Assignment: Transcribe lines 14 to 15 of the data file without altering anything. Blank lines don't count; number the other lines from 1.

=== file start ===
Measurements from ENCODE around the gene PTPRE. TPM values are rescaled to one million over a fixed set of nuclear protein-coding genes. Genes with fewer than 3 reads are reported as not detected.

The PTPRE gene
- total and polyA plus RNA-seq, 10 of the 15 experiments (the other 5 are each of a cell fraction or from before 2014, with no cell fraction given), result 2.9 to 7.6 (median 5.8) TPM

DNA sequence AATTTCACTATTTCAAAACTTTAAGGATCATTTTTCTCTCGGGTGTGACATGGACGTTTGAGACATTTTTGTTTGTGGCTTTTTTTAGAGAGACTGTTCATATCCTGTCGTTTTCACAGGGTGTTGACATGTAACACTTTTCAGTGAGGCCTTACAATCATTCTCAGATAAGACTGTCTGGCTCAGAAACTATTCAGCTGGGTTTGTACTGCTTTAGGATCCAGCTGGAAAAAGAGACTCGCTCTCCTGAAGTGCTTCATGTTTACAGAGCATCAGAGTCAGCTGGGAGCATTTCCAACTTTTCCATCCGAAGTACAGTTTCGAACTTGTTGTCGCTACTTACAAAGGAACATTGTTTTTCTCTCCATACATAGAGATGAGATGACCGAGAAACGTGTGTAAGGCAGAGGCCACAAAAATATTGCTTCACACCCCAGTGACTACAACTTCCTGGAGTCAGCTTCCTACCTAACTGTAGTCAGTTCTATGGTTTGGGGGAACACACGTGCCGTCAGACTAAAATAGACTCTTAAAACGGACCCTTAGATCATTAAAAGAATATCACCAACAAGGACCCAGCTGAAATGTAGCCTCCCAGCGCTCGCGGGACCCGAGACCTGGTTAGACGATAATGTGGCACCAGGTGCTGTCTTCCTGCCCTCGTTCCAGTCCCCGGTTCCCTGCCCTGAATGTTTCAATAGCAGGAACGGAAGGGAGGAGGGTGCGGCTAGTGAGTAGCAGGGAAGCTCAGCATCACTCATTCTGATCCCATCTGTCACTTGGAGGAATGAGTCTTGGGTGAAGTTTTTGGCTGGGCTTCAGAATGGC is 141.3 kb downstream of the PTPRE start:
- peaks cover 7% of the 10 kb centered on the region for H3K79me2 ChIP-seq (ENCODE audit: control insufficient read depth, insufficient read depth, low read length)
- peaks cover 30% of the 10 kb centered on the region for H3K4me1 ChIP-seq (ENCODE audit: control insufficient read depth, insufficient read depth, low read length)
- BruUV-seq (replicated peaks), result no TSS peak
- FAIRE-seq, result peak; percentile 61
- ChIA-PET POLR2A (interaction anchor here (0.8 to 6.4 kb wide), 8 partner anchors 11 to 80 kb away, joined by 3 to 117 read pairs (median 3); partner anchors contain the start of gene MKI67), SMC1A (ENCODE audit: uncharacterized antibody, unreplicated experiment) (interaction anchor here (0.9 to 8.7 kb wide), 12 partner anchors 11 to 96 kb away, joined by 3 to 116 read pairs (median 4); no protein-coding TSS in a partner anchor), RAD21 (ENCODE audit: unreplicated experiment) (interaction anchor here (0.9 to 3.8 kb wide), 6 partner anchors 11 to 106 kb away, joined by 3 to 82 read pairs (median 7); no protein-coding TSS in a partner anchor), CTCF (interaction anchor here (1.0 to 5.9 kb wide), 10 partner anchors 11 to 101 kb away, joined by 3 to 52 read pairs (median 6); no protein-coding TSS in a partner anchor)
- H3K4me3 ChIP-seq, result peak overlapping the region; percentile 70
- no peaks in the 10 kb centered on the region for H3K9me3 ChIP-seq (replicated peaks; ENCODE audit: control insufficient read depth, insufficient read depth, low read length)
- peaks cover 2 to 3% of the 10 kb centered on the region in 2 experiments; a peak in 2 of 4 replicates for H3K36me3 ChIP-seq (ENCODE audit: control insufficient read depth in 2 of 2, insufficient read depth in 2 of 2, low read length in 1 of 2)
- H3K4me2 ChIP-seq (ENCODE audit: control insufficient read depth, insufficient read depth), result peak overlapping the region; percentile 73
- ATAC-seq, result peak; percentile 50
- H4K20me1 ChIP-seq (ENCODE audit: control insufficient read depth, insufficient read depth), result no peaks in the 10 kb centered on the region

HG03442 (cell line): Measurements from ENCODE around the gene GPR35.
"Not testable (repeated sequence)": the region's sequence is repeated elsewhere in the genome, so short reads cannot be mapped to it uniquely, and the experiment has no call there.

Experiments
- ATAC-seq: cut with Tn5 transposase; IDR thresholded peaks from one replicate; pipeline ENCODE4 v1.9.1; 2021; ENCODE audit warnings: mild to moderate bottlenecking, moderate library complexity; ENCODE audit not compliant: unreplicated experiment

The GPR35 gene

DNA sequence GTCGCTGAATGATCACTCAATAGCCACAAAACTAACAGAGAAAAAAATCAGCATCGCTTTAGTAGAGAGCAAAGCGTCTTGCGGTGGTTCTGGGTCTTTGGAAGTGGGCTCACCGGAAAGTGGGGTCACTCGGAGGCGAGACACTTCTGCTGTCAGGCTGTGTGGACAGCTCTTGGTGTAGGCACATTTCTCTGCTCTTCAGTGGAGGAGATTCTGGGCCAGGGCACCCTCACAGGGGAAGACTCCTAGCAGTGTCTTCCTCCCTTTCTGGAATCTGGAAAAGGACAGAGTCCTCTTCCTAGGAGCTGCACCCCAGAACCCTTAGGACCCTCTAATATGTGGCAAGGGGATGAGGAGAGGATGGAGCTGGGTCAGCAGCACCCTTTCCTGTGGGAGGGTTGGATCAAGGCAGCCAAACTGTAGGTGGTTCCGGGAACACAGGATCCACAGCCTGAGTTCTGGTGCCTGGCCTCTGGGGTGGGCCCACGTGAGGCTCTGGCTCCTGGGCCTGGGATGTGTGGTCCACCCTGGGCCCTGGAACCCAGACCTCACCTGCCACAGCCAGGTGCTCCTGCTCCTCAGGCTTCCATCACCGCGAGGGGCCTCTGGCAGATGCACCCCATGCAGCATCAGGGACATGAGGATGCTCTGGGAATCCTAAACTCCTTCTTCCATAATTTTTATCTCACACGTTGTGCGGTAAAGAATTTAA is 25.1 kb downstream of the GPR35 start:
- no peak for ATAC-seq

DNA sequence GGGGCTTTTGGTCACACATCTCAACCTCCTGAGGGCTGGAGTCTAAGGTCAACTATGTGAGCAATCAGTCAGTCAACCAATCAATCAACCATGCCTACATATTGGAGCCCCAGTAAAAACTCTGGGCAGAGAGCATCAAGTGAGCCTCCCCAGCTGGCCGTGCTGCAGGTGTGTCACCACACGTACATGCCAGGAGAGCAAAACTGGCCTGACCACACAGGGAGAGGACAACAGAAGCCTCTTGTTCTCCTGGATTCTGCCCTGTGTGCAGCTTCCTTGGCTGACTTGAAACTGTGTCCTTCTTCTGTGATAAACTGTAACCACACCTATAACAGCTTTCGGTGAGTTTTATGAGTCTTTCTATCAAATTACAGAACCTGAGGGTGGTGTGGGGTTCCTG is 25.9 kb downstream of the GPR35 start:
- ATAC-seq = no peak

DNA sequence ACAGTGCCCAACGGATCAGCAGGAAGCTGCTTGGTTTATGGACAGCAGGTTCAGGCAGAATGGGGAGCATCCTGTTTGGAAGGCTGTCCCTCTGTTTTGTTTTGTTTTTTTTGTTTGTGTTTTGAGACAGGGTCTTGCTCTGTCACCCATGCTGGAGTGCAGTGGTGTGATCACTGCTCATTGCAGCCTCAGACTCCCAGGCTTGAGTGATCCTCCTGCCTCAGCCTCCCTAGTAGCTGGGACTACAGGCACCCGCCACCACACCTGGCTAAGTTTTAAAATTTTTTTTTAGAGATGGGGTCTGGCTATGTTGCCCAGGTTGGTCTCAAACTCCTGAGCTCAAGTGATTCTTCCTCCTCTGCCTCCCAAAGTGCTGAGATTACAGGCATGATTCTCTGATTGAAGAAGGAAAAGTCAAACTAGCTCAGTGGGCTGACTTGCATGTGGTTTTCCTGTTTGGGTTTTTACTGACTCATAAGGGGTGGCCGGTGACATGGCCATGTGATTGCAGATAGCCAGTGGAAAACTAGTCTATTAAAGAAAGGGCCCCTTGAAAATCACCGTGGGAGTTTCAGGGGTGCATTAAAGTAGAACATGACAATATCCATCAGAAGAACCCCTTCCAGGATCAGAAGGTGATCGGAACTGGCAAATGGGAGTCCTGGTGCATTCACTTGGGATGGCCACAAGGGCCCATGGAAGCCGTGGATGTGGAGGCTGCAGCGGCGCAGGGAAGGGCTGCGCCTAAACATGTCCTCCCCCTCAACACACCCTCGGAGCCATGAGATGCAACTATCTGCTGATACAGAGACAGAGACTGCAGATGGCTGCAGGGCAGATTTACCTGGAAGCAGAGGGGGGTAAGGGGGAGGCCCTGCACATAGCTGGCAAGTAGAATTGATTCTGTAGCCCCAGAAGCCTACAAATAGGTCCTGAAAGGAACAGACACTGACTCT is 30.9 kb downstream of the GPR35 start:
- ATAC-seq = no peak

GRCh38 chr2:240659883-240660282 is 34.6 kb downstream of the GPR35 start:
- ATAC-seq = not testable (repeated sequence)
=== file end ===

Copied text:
- ATAC-seq, result peak; percentile 50
- H4K20me1 ChIP-seq (ENCODE audit: control insufficient read depth, insufficient read depth), result no peaks in the 10 kb centered on the region